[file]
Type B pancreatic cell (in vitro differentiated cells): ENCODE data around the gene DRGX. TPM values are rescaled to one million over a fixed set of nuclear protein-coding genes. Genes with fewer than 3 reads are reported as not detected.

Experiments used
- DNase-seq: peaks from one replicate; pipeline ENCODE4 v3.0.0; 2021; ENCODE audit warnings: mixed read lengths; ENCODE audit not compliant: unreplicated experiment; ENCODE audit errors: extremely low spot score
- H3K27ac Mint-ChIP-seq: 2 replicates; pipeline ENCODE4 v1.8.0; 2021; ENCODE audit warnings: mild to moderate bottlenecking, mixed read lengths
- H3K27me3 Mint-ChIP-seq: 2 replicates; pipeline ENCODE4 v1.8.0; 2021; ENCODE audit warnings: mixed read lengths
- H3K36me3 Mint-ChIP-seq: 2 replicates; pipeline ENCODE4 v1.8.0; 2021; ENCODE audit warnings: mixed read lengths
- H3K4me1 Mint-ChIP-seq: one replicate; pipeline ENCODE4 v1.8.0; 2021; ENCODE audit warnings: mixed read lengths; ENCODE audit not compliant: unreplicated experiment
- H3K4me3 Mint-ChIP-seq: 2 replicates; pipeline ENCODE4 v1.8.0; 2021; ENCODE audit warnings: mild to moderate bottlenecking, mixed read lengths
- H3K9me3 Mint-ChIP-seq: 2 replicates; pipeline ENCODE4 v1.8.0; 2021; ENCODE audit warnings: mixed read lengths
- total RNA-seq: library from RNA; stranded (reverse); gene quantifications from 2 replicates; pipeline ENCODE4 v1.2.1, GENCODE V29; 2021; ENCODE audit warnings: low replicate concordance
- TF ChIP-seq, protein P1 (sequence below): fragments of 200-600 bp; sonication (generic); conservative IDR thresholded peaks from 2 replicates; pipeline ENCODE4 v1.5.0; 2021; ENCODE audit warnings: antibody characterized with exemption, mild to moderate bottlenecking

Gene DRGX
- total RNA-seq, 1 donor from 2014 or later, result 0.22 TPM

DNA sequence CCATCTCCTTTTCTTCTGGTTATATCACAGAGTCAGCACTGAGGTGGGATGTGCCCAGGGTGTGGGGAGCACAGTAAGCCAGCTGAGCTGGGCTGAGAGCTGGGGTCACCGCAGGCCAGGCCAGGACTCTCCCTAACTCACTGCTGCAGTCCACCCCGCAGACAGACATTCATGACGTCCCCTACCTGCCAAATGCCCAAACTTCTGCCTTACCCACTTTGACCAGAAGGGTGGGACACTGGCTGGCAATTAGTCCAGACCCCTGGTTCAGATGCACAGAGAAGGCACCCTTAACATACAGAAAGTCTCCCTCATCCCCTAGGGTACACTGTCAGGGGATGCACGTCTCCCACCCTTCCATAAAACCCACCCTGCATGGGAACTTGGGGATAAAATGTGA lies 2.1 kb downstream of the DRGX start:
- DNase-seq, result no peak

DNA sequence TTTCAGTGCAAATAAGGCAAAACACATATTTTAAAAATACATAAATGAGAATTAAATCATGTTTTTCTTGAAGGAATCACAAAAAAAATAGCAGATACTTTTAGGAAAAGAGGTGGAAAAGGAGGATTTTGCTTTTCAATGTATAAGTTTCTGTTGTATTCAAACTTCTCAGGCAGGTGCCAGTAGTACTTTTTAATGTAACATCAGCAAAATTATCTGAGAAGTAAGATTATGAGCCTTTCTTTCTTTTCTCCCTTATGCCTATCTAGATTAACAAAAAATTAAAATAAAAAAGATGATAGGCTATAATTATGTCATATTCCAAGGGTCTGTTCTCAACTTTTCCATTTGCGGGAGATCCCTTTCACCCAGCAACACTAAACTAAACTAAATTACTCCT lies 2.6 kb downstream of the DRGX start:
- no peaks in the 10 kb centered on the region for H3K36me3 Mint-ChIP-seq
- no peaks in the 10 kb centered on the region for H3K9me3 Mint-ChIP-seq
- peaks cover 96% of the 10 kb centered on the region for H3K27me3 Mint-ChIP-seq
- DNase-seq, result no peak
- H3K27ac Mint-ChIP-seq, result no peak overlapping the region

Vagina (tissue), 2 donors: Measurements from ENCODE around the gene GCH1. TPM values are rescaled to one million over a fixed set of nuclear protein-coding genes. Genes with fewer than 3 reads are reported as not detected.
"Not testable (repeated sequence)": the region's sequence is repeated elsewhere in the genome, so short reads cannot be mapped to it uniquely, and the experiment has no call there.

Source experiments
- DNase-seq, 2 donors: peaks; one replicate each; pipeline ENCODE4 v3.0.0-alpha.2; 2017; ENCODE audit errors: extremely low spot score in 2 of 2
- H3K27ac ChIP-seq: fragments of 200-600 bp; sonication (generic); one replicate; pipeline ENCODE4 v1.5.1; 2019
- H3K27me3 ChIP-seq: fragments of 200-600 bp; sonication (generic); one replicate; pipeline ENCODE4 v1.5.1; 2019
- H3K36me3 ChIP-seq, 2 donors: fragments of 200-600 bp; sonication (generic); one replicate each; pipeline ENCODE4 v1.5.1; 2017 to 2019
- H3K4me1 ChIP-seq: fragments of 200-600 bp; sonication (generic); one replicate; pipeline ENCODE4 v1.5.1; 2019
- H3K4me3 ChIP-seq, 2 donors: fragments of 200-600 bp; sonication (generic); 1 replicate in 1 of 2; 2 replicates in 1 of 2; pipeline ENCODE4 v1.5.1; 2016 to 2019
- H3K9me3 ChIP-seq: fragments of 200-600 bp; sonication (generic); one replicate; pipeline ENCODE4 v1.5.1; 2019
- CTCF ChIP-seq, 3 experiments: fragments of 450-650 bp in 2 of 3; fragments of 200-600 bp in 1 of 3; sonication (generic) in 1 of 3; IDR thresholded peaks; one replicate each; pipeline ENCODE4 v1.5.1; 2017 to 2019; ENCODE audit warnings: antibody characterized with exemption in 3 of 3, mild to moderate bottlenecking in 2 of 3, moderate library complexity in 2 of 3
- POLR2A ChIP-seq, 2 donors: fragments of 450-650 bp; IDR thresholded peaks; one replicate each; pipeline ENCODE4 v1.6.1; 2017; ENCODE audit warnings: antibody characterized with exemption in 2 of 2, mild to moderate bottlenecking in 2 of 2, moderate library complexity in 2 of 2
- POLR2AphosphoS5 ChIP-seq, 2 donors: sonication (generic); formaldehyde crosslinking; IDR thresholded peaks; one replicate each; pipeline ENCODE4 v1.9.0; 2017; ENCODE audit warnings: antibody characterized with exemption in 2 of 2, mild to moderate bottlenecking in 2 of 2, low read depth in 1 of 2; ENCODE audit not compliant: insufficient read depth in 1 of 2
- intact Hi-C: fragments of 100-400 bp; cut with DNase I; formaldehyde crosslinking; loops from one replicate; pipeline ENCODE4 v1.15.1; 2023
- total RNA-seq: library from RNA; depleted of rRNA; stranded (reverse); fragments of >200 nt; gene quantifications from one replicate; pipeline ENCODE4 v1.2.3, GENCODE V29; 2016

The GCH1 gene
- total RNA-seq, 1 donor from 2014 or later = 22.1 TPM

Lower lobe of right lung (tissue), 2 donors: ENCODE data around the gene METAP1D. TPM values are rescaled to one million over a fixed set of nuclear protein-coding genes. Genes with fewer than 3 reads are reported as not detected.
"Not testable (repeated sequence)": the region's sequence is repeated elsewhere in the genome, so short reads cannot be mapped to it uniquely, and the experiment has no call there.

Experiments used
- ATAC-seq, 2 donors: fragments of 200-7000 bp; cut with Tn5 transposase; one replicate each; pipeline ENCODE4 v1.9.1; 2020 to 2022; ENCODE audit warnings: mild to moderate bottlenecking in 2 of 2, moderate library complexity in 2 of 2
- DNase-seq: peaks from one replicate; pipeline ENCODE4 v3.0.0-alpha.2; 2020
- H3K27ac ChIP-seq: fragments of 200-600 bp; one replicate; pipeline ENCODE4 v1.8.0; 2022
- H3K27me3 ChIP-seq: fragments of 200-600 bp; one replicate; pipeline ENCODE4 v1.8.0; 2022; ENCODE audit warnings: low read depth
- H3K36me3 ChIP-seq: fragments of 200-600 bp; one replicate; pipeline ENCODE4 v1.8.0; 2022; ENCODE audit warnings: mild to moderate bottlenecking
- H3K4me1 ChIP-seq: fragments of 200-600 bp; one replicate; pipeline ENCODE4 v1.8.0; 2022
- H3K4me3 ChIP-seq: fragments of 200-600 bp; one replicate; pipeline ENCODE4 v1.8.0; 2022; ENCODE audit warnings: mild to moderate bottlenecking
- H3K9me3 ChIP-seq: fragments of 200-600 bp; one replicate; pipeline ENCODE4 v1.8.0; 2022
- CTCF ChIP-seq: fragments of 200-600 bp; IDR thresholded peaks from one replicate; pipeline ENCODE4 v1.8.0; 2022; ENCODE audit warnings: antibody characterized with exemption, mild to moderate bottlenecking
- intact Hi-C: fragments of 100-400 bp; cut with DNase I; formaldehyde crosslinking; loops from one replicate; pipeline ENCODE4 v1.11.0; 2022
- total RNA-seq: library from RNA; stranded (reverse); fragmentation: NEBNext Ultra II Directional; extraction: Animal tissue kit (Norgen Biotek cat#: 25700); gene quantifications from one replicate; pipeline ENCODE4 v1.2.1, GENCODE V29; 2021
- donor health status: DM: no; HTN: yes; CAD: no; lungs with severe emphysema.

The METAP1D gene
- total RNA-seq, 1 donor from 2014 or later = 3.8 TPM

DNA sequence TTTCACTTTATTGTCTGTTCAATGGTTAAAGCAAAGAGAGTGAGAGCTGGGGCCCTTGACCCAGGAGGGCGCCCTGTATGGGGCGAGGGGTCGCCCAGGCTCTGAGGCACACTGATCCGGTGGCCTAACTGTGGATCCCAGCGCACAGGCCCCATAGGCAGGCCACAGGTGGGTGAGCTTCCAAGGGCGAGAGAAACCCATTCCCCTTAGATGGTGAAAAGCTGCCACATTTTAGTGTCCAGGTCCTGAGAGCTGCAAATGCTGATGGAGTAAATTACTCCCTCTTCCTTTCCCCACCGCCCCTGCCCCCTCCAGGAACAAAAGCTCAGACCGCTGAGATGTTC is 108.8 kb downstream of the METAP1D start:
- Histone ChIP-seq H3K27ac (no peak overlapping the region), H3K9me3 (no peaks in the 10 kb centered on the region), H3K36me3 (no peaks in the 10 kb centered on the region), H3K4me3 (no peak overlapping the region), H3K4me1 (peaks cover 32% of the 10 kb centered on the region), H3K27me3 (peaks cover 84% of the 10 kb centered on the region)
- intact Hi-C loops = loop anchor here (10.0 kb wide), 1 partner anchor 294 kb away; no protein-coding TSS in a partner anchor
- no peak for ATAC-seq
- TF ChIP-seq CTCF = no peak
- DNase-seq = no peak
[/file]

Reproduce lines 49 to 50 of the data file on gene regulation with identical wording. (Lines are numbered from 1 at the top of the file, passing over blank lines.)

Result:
- H3K9me3 ChIP-seq: fragments of 200-600 bp; one replicate; pipeline ENCODE4 v1.8.0; 2022
- CTCF ChIP-seq: fragments of 200-600 bp; IDR thresholded peaks from one replicate; pipeline ENCODE4 v1.8.0; 2022; ENCODE audit warnings: antibody characterized with exemption, mild to moderate bottlenecking